According to the World Health Organisation and the United Nations Department of Economic and Social Affairs, people with disability face more challenges, are overlooked and are at a higher risk in times of disaster.
Michelle Villeneuve is an Associate Professor at the University of Sydney's Centre for Disability Research and Policy. She says, “Fundamentally, the reason they’re more at risk is because often critical information is not in a format they can access, understand or use.”
“Just like exclusion from mainstream community activities, people with disabilities have been excluded from the mainstream of emergency management."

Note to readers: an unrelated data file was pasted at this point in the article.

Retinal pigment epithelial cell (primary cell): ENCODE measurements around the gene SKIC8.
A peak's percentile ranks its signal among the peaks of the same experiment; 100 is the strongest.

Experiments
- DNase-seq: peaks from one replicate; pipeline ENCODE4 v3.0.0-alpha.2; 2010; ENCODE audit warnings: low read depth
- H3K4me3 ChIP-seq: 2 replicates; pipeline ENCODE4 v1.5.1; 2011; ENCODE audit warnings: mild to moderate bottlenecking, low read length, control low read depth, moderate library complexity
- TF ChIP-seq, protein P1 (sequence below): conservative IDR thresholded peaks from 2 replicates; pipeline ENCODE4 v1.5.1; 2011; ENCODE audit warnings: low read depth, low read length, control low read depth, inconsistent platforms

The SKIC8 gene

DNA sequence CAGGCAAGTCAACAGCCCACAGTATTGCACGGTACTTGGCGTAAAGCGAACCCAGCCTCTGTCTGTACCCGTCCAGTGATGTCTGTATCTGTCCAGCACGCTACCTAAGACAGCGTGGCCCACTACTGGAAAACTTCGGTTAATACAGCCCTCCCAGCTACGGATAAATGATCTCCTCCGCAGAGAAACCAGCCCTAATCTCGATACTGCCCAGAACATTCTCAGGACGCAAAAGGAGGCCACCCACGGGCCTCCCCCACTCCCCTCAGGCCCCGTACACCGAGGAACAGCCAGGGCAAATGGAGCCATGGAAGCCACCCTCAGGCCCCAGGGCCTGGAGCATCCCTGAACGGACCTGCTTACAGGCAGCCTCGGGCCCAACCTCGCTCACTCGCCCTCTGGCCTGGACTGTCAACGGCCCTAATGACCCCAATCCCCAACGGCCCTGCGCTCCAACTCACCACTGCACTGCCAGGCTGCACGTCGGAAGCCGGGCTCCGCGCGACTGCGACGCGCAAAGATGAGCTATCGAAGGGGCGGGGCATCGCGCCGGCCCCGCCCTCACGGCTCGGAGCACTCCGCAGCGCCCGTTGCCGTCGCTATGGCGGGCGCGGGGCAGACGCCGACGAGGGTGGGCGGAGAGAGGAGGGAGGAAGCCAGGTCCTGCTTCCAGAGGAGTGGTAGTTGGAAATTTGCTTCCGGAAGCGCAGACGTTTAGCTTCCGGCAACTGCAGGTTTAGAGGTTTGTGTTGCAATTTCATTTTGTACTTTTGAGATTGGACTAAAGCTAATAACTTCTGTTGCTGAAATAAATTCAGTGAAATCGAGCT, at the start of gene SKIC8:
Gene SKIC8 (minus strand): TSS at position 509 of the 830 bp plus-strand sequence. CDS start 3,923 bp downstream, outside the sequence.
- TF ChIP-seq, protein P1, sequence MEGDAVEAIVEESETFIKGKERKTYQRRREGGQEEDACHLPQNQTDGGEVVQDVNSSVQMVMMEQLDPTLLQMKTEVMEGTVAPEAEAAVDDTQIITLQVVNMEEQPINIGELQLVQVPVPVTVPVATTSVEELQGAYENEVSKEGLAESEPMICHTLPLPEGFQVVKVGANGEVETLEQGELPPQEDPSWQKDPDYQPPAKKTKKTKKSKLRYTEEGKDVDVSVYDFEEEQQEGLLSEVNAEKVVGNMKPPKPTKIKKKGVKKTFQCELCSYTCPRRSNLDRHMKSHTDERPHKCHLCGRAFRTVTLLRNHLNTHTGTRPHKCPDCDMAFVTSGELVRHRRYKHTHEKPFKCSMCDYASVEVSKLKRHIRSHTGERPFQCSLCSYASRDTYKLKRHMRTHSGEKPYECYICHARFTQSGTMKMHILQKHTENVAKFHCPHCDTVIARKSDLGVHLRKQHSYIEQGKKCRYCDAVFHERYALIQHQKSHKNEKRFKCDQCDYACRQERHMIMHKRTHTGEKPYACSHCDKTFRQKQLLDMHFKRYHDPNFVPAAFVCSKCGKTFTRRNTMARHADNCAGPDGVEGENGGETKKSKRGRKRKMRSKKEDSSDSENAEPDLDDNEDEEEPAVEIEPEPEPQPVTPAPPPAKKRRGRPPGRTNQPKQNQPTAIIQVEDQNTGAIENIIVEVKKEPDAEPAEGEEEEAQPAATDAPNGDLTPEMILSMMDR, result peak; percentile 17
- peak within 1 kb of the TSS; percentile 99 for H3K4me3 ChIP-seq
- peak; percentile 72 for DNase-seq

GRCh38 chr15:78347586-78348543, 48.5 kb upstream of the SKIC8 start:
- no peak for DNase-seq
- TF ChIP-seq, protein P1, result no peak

For example, not all news programs have included Auslan interpreters. Or if they have, there have been instances where interpreters are cropped from the shot so the camera can zoom in on the person who is talking.
If you’re looking for accessible information about the bushfires, we recently worked with the National Disability Insurance Agency to produce the Easy Read document, Bushfire information and support. It includes information about what to do in an emergency and how the NDIA can help. You can read it on the National Disability Insurance Scheme website.
You can also find a comprehensive guide about communicating inclusively in emergencies on the Centre for Inclusive Design website. It explains the best ways to communicate to someone who may be deaf, blind, or speak a language other than English.